CSR and anti-corruption SI training for NFGL members in Malmö
Two full days of such a useful training were not just inspiring and interactive, but also full of practical matters, important tools that encouraged us to reflect, think and create new ideas.
Thanks to well-experienced Magnus Enell from Enact, I finally understood the difference between Corporate Social Responsibility and Philanthropy (the latter is more popular in US). Thus, the main difference between them is in the “sustainable” component of the CSR. “Sustainable Development does not mean to set a final goal, sustainable development is a journey”, - Magnus said.
To be efficient on that, corporates should invoke three main components – social, economic and environmental. ISO 14000 will help on that since it stated the methodology called “Plan-Do-Check-Act”. Among other useful instruments, Mr. Enell also noticed ISO 26000, OECD, Global reporting initiative and others. We discussed all of them in detail. But one of the most prominent tool is the UN Guiding Principles on Business and Human Rights, which include “protect-respect-remedy” element and 31 principles. Among these principles, we could found the instruction for business: to have vision, mission, values and goals in every stage of the chain – from supplier to company and from a company to consumers and other stakeholders.
To sum up the first day, I would say next: ecomagination of producer, consumer and prosumer should become the threshold in the company’s journey called sustainable business. To understand deeper what I mean, just don’t be lazy to read the best sustainability report of the year made by… Ericsson!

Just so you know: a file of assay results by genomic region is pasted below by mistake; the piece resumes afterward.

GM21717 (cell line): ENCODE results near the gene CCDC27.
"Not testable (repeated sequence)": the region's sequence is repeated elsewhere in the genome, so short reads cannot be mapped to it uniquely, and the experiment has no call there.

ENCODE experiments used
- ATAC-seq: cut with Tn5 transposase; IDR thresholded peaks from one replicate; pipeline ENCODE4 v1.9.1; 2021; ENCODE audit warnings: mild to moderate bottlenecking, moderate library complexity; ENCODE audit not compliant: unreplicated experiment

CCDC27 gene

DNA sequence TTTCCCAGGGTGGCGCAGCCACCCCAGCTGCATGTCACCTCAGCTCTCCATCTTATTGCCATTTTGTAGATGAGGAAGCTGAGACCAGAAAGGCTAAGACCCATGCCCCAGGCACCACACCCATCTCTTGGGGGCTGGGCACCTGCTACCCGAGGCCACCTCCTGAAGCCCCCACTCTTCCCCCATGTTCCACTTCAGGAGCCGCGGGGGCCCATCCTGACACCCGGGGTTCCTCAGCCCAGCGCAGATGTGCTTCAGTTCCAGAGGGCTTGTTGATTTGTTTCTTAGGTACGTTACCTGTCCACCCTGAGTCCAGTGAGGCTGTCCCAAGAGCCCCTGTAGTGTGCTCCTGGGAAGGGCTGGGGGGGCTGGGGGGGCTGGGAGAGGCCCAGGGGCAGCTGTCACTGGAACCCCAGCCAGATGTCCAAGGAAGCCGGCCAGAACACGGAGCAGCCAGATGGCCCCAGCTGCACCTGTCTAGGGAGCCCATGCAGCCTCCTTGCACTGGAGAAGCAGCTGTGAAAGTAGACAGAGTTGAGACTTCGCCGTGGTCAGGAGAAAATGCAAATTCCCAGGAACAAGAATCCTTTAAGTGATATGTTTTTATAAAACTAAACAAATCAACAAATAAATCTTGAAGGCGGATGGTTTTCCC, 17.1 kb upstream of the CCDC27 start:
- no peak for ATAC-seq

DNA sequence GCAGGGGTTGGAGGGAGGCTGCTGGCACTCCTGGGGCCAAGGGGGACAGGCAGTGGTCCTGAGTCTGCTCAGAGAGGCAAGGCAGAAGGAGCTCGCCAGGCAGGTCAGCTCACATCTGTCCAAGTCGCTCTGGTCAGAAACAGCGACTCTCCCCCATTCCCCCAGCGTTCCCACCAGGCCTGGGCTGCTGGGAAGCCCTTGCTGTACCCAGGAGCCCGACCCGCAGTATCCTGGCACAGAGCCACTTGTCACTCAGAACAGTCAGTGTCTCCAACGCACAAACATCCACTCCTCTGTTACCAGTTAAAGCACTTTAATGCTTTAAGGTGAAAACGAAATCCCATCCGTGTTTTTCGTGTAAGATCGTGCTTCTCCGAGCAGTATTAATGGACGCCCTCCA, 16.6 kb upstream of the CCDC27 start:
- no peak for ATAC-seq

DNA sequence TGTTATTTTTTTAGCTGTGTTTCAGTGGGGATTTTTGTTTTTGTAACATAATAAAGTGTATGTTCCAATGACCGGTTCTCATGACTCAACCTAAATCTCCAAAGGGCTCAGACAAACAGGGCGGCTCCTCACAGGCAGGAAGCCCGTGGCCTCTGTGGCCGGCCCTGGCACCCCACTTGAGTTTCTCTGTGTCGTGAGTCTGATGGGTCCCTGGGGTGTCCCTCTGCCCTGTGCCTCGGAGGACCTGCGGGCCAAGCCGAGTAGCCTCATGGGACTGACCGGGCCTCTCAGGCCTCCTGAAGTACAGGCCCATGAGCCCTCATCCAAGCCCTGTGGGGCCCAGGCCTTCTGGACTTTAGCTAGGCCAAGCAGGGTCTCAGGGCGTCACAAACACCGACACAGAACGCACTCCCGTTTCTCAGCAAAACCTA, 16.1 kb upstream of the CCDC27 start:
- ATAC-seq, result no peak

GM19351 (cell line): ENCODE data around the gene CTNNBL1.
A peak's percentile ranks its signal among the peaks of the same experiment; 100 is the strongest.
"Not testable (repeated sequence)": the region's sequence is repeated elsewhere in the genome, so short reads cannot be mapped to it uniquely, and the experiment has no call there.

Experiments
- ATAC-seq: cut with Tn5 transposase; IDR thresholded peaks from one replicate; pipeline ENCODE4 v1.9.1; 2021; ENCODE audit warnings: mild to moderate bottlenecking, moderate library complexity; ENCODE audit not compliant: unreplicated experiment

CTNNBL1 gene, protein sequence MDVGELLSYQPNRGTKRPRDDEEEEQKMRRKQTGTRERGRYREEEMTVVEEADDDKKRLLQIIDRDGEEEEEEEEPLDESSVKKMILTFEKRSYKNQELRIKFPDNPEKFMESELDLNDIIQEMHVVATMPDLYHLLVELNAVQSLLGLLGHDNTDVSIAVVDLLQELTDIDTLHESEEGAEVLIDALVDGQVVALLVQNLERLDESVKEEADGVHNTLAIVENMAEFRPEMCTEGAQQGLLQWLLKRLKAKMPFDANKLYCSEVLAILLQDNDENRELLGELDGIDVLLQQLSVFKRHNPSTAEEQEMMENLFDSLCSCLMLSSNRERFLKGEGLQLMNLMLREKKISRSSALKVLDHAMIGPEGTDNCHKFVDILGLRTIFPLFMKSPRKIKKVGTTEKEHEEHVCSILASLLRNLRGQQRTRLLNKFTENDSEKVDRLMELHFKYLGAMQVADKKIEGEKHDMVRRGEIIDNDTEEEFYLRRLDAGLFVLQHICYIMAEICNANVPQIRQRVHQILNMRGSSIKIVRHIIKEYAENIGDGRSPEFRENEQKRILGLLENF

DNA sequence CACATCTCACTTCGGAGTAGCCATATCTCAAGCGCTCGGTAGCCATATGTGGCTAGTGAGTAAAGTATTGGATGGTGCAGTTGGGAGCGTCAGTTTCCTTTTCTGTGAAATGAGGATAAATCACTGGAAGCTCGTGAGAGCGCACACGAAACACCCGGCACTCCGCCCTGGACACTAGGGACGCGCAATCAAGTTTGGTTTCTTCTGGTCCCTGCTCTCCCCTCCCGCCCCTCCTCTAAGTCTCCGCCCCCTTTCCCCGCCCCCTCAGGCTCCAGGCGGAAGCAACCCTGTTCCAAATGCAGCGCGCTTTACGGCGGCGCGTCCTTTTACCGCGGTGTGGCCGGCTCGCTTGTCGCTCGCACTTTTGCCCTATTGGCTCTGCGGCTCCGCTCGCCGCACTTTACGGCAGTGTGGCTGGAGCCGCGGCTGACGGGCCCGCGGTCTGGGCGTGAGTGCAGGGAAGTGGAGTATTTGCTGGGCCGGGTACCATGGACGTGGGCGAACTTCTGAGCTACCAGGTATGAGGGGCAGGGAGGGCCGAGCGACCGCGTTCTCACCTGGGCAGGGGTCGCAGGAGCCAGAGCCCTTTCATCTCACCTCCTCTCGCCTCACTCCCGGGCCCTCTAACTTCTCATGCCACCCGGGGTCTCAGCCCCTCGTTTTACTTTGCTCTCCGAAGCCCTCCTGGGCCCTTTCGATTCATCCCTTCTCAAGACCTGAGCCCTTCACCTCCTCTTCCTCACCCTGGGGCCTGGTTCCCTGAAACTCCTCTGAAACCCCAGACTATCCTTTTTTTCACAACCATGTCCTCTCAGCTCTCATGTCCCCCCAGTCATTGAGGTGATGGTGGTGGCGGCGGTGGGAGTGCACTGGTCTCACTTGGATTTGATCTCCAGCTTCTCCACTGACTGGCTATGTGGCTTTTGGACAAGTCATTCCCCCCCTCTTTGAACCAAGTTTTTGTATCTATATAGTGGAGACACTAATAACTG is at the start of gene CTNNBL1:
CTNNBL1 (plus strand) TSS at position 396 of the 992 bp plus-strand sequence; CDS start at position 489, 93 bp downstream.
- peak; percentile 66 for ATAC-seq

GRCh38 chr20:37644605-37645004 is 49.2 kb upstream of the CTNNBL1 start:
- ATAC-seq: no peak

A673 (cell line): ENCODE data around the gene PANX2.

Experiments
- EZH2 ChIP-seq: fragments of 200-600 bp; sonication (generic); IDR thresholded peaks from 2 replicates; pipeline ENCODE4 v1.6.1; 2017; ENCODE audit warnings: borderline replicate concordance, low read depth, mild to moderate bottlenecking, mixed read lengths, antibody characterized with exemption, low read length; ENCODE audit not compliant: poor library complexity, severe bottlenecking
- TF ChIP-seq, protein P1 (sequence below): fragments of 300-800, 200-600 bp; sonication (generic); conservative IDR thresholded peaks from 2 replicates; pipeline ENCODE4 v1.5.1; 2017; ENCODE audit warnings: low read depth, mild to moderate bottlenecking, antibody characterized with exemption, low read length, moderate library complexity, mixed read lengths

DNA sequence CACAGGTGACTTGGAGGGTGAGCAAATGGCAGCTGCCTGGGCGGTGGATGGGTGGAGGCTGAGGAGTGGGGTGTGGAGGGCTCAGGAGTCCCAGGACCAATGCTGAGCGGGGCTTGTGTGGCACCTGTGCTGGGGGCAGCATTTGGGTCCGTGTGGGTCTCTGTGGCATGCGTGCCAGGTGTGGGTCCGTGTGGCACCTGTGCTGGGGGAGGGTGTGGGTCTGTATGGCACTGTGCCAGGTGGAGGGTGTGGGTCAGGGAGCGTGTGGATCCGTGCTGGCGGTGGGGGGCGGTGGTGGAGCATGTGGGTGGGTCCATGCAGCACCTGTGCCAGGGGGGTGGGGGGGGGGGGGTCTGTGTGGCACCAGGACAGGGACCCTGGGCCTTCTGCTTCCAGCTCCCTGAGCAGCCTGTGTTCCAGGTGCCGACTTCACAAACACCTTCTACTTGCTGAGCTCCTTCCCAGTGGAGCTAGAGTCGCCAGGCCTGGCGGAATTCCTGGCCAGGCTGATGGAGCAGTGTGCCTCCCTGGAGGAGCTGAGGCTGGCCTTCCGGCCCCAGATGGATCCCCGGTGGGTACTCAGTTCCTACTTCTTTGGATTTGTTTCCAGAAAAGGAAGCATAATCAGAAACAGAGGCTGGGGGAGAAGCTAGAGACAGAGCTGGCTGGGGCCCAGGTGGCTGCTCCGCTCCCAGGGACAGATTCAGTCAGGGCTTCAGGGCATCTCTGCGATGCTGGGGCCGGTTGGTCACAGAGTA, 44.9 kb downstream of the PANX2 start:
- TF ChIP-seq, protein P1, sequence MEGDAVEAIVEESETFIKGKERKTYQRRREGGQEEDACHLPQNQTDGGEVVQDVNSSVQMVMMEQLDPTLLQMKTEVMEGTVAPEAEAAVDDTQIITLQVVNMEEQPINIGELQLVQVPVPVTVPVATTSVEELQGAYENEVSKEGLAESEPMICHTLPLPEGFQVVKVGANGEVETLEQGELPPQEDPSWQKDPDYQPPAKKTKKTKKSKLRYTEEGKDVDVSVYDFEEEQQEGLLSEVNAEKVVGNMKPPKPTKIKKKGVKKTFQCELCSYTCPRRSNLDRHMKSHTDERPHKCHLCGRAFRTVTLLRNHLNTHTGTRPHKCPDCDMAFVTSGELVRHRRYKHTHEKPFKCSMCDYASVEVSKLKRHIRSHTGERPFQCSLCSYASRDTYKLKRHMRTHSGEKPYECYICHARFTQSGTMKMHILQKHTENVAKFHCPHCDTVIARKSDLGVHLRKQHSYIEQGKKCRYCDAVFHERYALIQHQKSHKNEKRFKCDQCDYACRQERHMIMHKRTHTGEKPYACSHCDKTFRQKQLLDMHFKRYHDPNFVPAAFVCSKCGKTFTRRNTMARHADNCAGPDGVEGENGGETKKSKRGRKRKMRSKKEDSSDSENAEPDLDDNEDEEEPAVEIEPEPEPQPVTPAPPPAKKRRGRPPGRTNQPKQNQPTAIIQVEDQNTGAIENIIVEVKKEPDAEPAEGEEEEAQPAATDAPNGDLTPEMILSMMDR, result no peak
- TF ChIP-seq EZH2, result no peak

The second day was devoted to anti-corruption issues and risk management, and started with “The truth about Dishonesty” shown by amazing lecturer Richard Minogue from Septia.
He draw the line between terms “corruption” and “fraud” and emphasized that a trust should become the start point in elimination of these social phenomenon, since Bribe and Bonus always go hand-by-hand…
“What is interesting, fraud and corruption facts often are invisible for other people…” – Richard affirmed.
He stated that it is extremely significant for CEO in any company to be an ethical etalon for his employees.
To eradicate fraud/corruption occasions it is important to cope with person’s motivation (need, pressure), opportunity and rationalization of that.
Thus, there should be exercised the rule of three R:
Reduce opportunities for fraud (controls);
Reward ethical behavior (not only results);
Raise awareness (through communication with staff on values).
The basic statements in the Code of Conduct at any company should include theses on “what we say, what we believe and what we do”.
To prevent and investigate sufficiently the fact of fraud, CEO or any other responsible person(s) should think like a thief.
Generally, the training gave me a lot: new skills, knowledge, and communication.